27 Pathophysiology of PCOS Polycystic ovary syndrome is characterized by inappropriate gonadotropin secretion, Androgen excess and often hyperinsulinemia, all of which contribute to anovulation Pituitary secretion of LH increases Hyperinsulinemia stimulates ovarian and adrenal androgen synthesis Treatments are directed at Restoring gonadotropin secretion (clomiphene) Decreasing androgen levels (follicle-stimulating hormone Or ablative surgery) Decreasing insulin levels (metformin, insulin sensitizers, weight loss, exercise (Adapted from Legro,R.S. JAMA 2007 used with permission) Disordered GnRH Release Next slide Impaired estrogen feedback leads to increased LH and decreased FSH home Increased androgen and Insulin levels decrease levels of circulating binding proteins that limit androgen bioactivity Increased LH release Increased Ovarian Androgen biosynthesis

28 Menstrual Dysfunction Problem: Endometrium is in an unopposed estrogen state resulting in anovulation. This results in suppression of FSH and increase of LH leading to endometrium proliferation. (Hill, 2003) next home Press here for a refresher on normal menstrual function

29 Bonus question… What is the problem with endometrial Proliferation? answer home Previous

30 Endometrial Cancer For women with PCOS, chronic unopposed estrogen is a risk factor for endometrial carcinoma. Four menses per year are recommended to to help control this risk. Sheehan, 2004 continue home

31 Treatment of Menstrual Dysfunction Oral contraceptives and progesterone withdrawal Lifestyle modification/weight loss Metformin (Barbieri & Ehrmann, 2007) continue home

32 Oral contraceptives (OCs) affect the ovary by maintaining a constant level of estrogen and progesterone. This prevents fluctuation of estrogen and progesterone. Thus OCs manage oligomenorrhea and reduce the risk of endometrial cancer (Kelly, 2003). Provera (progesterone withdrawal) results in menses. Four menses per year are recommended to decrease risk of development of uterine cancer from endometrial proliferation. (Sheehan, 2004, Hill, 2003) Oral Contraceptives and Progesterone Withdrawal Next page home

33 Lifestyle Modification and Weight Loss Weight loss can lead to resumption of ovulation within weeks. Improving insulin resistance through Diet and exercise can result in improvement In menstrual function (Stankiewicz & Norman, 2006). weight hyperinsulinemiahyperandrogenmenstruation home Test Time!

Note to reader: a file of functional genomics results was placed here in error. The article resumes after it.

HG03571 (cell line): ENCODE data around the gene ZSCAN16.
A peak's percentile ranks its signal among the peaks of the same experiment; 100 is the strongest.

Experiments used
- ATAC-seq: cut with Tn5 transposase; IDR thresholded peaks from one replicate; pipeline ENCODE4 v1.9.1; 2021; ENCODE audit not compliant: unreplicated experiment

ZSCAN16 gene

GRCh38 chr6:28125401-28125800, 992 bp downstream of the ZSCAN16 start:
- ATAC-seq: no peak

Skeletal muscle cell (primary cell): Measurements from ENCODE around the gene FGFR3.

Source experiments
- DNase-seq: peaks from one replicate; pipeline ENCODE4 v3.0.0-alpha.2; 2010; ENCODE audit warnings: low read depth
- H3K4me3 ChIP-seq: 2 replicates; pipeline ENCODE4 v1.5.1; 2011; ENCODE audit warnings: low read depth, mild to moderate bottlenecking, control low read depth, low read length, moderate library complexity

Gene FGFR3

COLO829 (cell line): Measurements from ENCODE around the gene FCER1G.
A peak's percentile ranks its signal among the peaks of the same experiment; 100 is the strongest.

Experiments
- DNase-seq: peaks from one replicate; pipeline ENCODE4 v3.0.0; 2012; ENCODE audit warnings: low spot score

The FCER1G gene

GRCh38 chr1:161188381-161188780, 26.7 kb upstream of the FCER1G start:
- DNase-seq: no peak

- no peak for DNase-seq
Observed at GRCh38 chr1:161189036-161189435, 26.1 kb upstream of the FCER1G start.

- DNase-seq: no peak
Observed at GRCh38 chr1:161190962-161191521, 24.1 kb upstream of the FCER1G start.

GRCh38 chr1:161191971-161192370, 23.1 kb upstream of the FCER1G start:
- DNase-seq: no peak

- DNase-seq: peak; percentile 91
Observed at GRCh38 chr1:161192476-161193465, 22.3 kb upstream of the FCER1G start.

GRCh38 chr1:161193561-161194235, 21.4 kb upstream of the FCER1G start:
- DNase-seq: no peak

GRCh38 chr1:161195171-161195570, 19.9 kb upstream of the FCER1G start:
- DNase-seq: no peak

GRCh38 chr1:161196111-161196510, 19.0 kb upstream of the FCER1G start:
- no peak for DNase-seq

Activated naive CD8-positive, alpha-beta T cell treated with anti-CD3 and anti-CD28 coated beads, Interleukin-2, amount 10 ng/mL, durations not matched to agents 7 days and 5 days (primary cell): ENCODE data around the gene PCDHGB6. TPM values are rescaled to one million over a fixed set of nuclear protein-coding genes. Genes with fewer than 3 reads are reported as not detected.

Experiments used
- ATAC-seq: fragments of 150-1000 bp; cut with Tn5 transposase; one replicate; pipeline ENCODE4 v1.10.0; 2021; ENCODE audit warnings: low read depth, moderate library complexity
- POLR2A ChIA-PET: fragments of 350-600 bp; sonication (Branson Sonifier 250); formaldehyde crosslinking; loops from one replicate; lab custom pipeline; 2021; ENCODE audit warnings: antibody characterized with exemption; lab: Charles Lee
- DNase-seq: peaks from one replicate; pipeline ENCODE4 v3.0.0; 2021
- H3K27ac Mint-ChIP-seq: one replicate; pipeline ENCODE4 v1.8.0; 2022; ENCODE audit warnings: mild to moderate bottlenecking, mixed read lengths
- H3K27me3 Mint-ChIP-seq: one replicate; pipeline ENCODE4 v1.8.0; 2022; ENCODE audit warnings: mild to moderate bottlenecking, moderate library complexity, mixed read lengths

34 Test Time The purpose of a progesterone withdrawal is to cause A. No Menses B. Menses

35 C-o-r-r-e-c-t Progesterone levels are elevated during the luteal phase of the menstrual cycle. As they fall, menstrual shedding occurs. For a woman with PCOS, it is necessary to induce menstrual shedding for the prevention of cervical cancer. This done with progesterone withdrawal course, taken about four times per year. (Barbieri & Ehrmann, 2007) next home Back to test

36 Ooops!…try again (hint…it’s just the opposite!) Back to question Back to menstrual dysfunction Back to home

37 Anovulation and Infertility Normally in the follicular phase, follicles in the ovary begin developing under the influence of a complex interplay of hormones, and after several days, the dominant follicle releases an egg in an event known as ovulation. (Hole, 1989). In PCOS, LH remains elevated, ovulation cannot occur (Sheehan, 2004). home next

38 In most patients, Clomiphene and extended release metformin are used alone or together to induce ovulation. (Legro, Barnhardt, Schlaff, Carr, Diabmond, et al, 2007) Treatment of Anovulation and Infertility Next page

39 Weight Loss reduces hyperinsulinemia And subsequently, hyperandrogenism (Hill, 2003). weighthyperinsulinemiahyperandrogen home Lifestyle Changes next

40 Treatment of Anovulation and Infertility …decreases hepatic glucose production thus reducing the need for insulin secretion. This helps suppress androgen production and improves ovulation Metformin… TEST TIME! home back (Legro, Barnhardt, Schlaff, Carr, Diamond, et al, 2007) …decreases intestinal absorption of glucose and improves insulin resistance AND

41 Anovulation and Infertility For practical purposes, anovulation and infertility are the same thing. True False Next slide home

42 For practical purposes, true When the egg has matured, it secretes enough estradiol to trigger the release of LH. The surge of LH matures the egg and weakens the wall of the follicle in the ovary. This process leads to ovulation. (Wikipedia, 2007) A woman must ovulate to be fertile. (Hole, 1989) Back to test home Next slide

43 (Wikipedia, 2007) Normal Menstrual Cycle Press for test

44 Insulin Resistance (IR) Fasting glucose Impaired 2 hour glucose tolerance test Fasting insulin ratio <4.5 (Stankiewicz & Norman, 2006) (Acanthosis nigricans, a dark, velvety pigmentation seen on back of neck, axilla, or skin folds is symptom of insulin resistance (Franz, 2003) home Next slide (IR) is a condition in which the cells of the body become resistant to the effects of insulin. The normal response to a given amount of insulin is reduced. As a result, higher levels of insulin are needed in order for insulin to have the desired effect (Franz, 2003; Stankiewicz & Norman, 2006).